In a previous article of this series1 it was shown that if after the rapid removal of 35 cc. or more of cerebrospinal fluid from a human subject the pressure of the fluid was allowed to become restored spontaneously to normal and then the same amount of fluid was again drained, the fall in cerebrospinal fluid pressure effected by the second drainage fairly consistently exceeded that produced by the first. This phenomenon was interpreted to indicate that in the interval of time between the first and the second drainage the volume of the ventriculomeningeal spaces had diminished, but whether the diminution was the result of cerebrospinal vascular congestion alone or was in part attributable also to neuraxial edema could not be determined from the data then at hand. In a subsequent report2 evidence was presented to indicate that hypertonic solutions of dextrose when injected intravenously in sufficient amount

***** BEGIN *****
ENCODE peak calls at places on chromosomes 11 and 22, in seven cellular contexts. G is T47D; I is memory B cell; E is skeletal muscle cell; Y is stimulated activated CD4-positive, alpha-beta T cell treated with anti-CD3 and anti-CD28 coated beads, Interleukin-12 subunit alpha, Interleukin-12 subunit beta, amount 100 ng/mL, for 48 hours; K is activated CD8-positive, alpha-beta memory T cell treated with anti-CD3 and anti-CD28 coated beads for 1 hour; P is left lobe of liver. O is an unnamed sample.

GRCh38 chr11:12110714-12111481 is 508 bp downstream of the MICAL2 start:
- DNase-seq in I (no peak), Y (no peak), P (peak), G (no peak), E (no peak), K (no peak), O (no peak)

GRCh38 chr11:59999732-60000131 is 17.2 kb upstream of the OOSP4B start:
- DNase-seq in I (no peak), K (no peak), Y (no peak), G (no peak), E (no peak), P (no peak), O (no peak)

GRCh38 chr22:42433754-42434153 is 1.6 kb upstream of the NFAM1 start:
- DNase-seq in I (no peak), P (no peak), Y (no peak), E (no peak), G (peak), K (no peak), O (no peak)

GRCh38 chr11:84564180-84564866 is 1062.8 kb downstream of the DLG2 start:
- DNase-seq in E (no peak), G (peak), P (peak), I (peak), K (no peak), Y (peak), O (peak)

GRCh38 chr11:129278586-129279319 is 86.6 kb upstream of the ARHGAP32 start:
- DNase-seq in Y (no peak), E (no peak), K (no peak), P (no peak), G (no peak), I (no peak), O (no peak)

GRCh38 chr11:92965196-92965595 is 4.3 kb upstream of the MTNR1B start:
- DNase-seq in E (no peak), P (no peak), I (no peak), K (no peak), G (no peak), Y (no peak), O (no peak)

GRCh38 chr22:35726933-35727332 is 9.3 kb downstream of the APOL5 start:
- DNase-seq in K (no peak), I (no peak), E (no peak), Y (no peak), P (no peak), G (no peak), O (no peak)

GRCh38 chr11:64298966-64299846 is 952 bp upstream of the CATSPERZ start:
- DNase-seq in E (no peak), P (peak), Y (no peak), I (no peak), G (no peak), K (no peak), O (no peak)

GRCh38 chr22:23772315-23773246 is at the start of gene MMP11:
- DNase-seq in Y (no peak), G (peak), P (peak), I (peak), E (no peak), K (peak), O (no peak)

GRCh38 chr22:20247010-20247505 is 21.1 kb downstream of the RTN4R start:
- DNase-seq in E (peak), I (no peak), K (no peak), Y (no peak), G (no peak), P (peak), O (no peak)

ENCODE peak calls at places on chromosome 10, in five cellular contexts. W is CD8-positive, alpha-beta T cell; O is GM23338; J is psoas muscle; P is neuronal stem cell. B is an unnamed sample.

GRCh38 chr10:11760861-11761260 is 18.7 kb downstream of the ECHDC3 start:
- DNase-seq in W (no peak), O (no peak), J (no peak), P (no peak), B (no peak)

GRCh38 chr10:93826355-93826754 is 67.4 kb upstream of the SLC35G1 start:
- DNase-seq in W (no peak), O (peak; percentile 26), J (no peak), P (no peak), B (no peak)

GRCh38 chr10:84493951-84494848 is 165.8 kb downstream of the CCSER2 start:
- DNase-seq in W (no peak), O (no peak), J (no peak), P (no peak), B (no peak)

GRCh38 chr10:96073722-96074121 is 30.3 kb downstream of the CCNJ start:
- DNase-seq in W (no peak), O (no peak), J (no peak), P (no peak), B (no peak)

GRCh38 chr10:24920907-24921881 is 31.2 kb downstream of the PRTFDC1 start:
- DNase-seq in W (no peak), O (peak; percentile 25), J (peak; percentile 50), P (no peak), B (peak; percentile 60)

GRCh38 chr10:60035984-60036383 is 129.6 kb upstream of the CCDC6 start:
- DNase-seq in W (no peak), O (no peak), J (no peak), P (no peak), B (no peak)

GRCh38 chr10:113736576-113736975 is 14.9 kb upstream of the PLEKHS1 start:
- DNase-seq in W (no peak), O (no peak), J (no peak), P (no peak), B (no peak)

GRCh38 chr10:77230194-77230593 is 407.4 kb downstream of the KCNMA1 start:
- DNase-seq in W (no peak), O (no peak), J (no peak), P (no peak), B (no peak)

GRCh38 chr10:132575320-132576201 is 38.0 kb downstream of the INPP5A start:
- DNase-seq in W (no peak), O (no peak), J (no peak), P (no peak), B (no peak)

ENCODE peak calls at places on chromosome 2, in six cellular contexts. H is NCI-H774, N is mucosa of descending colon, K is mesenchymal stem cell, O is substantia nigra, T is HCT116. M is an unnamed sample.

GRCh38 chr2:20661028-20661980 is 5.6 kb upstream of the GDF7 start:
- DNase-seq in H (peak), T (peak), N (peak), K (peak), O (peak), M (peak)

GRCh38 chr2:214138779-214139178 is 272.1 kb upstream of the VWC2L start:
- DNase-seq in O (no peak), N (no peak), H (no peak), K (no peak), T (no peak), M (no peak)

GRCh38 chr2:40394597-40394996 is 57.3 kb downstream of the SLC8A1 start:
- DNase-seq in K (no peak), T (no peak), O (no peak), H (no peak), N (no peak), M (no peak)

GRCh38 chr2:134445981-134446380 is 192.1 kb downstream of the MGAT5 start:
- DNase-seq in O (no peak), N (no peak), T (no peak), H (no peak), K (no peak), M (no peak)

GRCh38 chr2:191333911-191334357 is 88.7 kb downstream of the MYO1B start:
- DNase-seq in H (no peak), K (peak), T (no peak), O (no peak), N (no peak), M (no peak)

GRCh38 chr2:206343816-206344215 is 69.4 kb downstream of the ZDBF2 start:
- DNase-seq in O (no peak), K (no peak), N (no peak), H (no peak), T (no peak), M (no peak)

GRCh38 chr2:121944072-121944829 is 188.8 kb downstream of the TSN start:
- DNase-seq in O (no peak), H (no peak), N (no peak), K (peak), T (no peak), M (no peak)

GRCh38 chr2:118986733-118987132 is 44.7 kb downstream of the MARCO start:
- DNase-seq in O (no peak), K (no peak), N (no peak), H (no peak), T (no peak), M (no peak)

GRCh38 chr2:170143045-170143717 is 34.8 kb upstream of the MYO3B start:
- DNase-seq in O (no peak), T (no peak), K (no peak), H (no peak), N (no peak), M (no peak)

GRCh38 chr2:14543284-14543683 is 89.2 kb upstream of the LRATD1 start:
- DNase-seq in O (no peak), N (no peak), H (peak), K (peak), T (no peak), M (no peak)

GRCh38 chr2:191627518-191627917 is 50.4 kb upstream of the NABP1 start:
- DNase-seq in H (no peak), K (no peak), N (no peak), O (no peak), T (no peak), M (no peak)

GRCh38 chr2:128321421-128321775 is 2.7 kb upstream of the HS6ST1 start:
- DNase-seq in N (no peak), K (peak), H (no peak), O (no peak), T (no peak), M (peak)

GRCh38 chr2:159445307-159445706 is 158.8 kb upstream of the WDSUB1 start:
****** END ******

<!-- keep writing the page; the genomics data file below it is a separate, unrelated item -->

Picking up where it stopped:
MASSERMAN JH. CEREBROSPINAL HYDRODYNAMICS: VII. EFFECTS OF THE INTRAVENOUS INJECTION OF HYPERTONIC SOLUTIONS OF DEXTROSE. Arch NeurPsych. 1936;35(2):296–303. doi:https://doi.org/10.1001/archneurpsyc.1936.02260020090007
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